Time management matrix as described in Merrill and Covey 1994 book "First Things First," showing "quadrant two" items that are important but not urgent and so require greater attention for effective time management (Photo credit: Wikipedia)
Not too long ago, when my adult son mentioned how busy his work and life have become, my husband was reminded of an annual planning session he had attended at which a facilitator presented a workshop on how to organize your time.
As my husband drew a diagram from that workshop, I realized that he was drawing time management guru Stephen Covey‘s famous matrix.
Stephen Covey’s Matrix
Stephen Covey groups the ways we spend our time into four quadrants:
–1-important and urgent
–2-important and not urgent
–3-not important and urgent
–4-not important and not urgent
As my husband drew the diagram, he said, “The facilitator said you should attend immediately and with personal involvement to Quadrant I matters.” The facilitator’s words about urgent matters resonated with my husband because he always has more work than he can get done. Everything is urgent.
Everything is urgent
In your life, as an academic, ABD, dissertator, professional writer—does that sound familiar? You’re grading papers, attending meetings, preparing classes or presentations, returning email, managing crises at home, and trying to keep up with all that keeps hitting you. As you rush frantically and lose sleep, you also try to engage in last-minute binge writing of your dissertation before the time you told your advisor you would be submitting your promised work.
Not only had my husband remembered clearly what the facilitator said is assigned to Quadrant I– the urgent and important matters, but he also clearly remembered those matters in Quadrant IV. The facilitator said that Quadrant IV contains matters that you could basically forget about or things headed for the “circular file.” In other contexts, Quadrant IV could include behaviors such as vegging out in front of the TV or hanging out at Facebook.
So that’s Quadrant I and IV. What about Quadrant II? Important but NOT urgent matters would go in Quadrant II.
Not surprisingly, my husband said that had forgotten what the facilitator said specifically about Quadrants II. That’s probably because my husband, like so many of us, has to focus on urgent matters. The stuff that never stops.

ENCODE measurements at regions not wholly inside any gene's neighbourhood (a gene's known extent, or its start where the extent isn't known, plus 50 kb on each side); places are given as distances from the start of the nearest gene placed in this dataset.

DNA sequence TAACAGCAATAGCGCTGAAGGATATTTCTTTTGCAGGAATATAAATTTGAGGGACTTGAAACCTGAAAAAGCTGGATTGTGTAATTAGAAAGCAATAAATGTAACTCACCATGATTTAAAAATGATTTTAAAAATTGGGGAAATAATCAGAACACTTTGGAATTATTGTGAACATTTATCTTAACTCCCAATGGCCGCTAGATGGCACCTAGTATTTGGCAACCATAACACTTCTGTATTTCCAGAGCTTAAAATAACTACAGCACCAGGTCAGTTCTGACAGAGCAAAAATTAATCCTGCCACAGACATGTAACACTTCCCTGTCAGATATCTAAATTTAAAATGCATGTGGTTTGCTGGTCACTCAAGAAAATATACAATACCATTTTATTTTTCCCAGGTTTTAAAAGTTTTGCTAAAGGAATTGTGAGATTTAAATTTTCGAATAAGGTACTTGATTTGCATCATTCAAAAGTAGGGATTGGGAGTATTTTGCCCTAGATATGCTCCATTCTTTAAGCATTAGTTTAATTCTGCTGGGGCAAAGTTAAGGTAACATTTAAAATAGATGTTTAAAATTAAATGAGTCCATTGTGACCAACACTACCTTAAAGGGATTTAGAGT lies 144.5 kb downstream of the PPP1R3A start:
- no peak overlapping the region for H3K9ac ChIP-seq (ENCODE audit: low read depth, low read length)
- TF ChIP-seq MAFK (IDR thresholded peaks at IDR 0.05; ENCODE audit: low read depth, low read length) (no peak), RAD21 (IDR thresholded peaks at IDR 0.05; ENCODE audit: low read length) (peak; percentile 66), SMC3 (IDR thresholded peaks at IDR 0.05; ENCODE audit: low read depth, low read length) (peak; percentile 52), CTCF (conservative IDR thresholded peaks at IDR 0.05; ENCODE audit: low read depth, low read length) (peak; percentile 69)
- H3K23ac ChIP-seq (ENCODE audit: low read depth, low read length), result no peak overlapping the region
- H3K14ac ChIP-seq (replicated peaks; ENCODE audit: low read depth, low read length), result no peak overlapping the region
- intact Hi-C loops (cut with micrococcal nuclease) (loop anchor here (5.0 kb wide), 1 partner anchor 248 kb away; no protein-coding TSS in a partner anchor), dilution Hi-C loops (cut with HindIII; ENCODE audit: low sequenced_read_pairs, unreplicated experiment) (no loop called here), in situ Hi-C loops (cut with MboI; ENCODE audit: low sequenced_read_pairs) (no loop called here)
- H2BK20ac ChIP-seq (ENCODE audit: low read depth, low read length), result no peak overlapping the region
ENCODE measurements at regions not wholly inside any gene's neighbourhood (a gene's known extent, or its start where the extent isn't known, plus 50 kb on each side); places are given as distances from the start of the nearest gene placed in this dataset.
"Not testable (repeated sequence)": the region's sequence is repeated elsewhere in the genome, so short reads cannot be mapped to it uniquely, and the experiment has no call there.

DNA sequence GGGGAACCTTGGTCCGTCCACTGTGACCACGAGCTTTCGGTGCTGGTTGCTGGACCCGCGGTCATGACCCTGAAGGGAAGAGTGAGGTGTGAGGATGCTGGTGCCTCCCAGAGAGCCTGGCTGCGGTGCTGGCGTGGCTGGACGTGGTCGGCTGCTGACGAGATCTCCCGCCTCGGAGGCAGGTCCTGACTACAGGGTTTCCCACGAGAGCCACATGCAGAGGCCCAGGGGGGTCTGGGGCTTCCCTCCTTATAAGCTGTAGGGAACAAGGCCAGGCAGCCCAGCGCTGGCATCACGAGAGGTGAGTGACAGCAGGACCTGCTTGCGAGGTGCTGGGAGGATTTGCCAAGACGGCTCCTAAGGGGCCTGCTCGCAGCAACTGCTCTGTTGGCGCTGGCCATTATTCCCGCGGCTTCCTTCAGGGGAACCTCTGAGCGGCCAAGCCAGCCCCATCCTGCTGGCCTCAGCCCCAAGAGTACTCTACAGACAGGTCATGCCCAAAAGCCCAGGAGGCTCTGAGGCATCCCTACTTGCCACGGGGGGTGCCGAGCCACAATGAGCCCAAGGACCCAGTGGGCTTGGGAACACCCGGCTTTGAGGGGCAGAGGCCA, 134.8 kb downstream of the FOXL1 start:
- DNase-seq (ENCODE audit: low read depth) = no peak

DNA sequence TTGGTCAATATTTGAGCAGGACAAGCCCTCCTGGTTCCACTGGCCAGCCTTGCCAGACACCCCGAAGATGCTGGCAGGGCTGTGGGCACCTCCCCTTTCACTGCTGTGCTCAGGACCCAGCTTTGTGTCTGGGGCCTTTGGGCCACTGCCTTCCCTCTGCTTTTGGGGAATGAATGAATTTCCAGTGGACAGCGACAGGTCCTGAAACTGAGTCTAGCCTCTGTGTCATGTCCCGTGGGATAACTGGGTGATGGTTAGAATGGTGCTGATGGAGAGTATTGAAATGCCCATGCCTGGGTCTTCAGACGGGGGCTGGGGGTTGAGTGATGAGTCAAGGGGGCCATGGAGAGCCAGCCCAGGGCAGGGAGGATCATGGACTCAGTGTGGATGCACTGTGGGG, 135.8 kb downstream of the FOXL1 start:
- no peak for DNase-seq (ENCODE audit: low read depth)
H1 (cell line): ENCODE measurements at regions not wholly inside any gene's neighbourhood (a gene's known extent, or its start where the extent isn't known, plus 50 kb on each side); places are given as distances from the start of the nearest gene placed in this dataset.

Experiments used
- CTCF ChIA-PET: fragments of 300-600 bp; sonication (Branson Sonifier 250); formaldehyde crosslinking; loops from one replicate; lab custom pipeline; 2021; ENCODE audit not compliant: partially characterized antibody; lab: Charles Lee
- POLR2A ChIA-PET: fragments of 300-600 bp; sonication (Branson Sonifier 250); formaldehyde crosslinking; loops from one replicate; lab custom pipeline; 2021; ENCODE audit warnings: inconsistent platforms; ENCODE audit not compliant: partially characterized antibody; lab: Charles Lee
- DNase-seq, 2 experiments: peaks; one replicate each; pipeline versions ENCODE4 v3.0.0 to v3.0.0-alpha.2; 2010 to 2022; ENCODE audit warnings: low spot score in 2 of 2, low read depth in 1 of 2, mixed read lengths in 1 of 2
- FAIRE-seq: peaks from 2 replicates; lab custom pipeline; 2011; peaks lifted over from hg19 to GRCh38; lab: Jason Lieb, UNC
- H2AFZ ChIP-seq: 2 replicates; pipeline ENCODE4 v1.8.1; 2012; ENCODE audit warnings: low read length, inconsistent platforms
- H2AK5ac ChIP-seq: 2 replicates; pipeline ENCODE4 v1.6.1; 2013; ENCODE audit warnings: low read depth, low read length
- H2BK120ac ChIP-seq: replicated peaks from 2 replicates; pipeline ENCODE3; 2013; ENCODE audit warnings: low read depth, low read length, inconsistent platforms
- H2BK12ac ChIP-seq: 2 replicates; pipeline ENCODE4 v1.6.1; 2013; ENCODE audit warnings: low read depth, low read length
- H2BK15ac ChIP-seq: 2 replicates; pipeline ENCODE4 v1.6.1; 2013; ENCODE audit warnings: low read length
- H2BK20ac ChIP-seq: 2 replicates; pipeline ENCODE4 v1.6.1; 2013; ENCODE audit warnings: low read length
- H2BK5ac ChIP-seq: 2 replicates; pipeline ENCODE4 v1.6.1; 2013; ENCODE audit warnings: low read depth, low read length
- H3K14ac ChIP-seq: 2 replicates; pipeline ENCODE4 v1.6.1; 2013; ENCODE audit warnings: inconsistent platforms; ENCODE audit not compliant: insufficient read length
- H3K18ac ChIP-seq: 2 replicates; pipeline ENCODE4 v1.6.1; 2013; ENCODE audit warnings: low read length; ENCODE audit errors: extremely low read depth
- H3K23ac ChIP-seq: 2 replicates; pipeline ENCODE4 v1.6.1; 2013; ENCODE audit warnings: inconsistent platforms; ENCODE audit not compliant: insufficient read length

What you need to meet your goals
What are the important matters contained in Quadrant II and why should we care? Take a look at what matters are in Quadrant II:
People who most often meet their goals do more planning, organizing, and anticipating. They work efficiently and productively, avoiding last-minute sprints in order to meet impending deadlines, and they honor goals of a healthy lifestyle and close relationships.
While you might be able to avoid some of the distractions and time-wasters of Quadrants III and IV, how do you ignore the unrelenting onslaught of urgent demands of Quadrant I so that you can spend more time with the important matters of Quadrant II?
Controlling what’s urgent
Not everything is an emergency, and we can take steps to stay out-of-the-way of things that appear urgent. Whenever possible, avoid email, particularly before or during a writing session. Avoid such additions to your workload as more volunteering, carpooling, office projects when the work really isn’t your responsibility, and perfectionism that can lead to unwarranted revision and research on your writing project.
Let people know that you are turning off your email and phone during the time you are writing. That would be a bold, but empowering step, wouldn’t it?
10 tips that will move you closer to your writing goal
Here are more tips that will help you increase your focus on what is important and also help you move closer to your writing goal:
–Anticipate future demands and activities. Plan, plan, plan.
–Make your schedule and stick to it.
–Plan do-able, timely deadlines which you meet. Such a plan results in productivity.
–Prepare so that when you sit down to write, your subconscious has had time to work on the ideas.
–Include physical exercise in your life. (Check out previous blogs and upcoming blogs on the importance of exercise to your writing life.)
–Break out the outlines. If you don’t have an outline, make one. Have an outline in place to guide your writing session.
–Routinely, daily, go to a quiet place to write and to plan the next day’s writing.
–Set up an accountability factor. Ask your friends if you can mail them a chapter and then tell them when you will mail it.
–Email your coach with frequent updates on daily writing sessions.
–Keep an eye on productivity—it’s under your control.
It might be a small problem for you to push aside something seemingly urgent in order to plan and schedule writing sessions, but if you don’t do that, you’ll have the big problem of not producing text because you are running around as if your hair is on fire.
Your hair isn’t on fire. Slow down, plan, and show up to write.
In the March issue of my newsletter Smart Tips for Writers, I wrote about Stephen Covey’s “Big Rocks” and how that strategy relates to your dissertation. Let me know if that issue never arrived in your inbox. If you aren’t signed up for my newsletter, you can take care of that at my website at www.nancywhichard.com.
I’d love to hear your ideas on urgent vs. important matters and how they impact your writing.
Best to you,
Nancy Whichard, Ph.D., PCC
Your International Dissertation Coach and Academic Career Coach
nancy @ nancywhichard.com
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